Restructuring charges mostly to blame for poor 1st quarter
May 16, 2007
The Chrysler Group, which announced its sale to Cerberus Capital Management on Monday, reported growing first-quarter losses because of restructuring charges.
The Auburn Hills-based group expects to run at a nearly break-even level over the rest of the year. For the first three months of the year, the Chrysler Group posted a loss of nearly $2 billion.
The loss was inflated by $1.2 billion in restructuring charges, DaimlerChrysler AG said in a statement.
The U.S. unit is undergoing a turnaround plan that includes eliminating 13,000 jobs. It lost $1.5 billion on an operating basis last year, a figure restated to $680 million because of a change in accounting procedures.
Private equity firm Cerberus is paying $7.4 billion to acquire an 80.1% stake in Chrysler while DaimlerChrysler, which will be renamed Daimler AG, will keep the rest.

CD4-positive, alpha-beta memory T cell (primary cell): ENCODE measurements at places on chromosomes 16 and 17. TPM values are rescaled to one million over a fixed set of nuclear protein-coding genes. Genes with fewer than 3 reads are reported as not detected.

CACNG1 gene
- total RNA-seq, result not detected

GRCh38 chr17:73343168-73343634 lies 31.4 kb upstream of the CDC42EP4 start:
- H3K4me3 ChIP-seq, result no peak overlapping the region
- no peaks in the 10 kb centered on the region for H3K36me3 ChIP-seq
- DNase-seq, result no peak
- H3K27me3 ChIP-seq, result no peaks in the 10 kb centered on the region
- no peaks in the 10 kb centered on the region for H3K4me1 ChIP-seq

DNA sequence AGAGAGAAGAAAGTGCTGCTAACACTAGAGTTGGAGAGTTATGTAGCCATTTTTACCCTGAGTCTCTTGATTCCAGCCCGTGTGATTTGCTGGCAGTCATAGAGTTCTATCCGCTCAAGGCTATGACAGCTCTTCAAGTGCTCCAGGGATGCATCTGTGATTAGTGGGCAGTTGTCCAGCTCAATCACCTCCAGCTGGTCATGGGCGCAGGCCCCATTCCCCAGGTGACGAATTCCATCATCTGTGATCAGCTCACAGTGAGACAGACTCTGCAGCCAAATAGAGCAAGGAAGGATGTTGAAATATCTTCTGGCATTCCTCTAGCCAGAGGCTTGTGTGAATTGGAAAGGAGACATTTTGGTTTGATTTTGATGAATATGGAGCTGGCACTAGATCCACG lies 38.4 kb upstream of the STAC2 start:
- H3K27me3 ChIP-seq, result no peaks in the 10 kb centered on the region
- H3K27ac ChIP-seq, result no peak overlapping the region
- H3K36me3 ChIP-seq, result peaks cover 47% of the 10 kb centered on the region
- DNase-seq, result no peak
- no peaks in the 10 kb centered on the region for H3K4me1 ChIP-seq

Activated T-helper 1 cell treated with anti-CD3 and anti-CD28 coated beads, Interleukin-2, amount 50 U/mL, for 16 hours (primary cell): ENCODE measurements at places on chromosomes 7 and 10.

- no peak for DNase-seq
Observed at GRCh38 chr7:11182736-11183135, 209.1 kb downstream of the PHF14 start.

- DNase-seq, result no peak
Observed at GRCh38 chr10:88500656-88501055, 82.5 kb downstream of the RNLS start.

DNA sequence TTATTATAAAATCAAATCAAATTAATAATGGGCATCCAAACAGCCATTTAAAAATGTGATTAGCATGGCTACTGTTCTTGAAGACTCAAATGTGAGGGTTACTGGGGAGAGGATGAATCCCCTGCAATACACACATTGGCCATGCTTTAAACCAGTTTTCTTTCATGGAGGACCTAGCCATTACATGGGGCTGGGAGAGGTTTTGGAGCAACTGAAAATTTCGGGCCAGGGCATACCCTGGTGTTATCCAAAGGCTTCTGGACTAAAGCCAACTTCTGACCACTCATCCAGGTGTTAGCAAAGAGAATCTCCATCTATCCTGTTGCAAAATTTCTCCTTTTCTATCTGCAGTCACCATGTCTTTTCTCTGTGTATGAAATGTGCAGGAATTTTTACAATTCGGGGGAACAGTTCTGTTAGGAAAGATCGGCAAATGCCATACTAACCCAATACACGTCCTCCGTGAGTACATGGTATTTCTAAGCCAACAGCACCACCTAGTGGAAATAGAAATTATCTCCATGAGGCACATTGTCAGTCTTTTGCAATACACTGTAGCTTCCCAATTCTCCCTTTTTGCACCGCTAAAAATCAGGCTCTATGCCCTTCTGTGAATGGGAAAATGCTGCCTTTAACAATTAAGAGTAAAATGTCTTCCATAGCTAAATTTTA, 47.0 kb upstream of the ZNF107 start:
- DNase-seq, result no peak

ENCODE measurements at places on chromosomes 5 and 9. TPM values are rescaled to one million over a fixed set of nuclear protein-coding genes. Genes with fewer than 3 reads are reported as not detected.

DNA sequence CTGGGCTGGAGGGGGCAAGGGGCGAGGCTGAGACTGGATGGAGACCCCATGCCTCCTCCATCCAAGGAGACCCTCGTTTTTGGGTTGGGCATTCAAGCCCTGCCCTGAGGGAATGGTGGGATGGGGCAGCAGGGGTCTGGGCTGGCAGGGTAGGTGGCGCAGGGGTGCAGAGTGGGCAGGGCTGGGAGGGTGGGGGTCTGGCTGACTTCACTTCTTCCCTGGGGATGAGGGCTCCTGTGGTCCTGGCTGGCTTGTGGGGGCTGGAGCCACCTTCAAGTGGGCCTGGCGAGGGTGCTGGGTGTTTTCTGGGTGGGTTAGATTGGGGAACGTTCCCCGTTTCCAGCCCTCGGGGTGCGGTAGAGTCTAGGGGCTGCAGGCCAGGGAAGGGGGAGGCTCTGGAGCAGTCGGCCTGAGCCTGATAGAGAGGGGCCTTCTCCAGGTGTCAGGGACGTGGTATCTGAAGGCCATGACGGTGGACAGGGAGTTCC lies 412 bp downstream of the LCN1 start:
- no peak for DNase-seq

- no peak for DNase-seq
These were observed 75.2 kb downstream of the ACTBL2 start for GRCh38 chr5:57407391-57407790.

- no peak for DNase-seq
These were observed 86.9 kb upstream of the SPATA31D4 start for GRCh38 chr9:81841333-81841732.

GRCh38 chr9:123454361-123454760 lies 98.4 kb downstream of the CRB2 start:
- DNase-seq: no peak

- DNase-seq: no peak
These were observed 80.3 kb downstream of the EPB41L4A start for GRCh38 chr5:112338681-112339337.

A year ago, the Chrysler Group made $857 million in earnings before interest and taxes during the first quarter.
That first quarter was helped by changes to the unit's health care program offered to employees and retirees that saved $522 million.
DaimlerChrysler expects Chrysler to lose $2.1 billion in 2007, including $1.3 billion in charges for the recovery plan unveiled in February, the company said Tuesday.
Overall, DaimlerChrysler AG earned $2.7 billion in the first quarter compared with $1.6 billion in the first quarter of 2006.
Most of the income -- $2 billion -- was because DaimlerChrysler sold a stake in EADS, the company that makes Airbus.
Daimler's Mercedes Car unit earned $1 billion compared with a $983-million loss in last year's first three months.
Shares of DaimlerChrysler started trading in New York above $86, and ended at $84.80, up 68 cents, or 0.8%, from Monday's close.
The shares have gained $5.78, or 7.3%, since Thursday.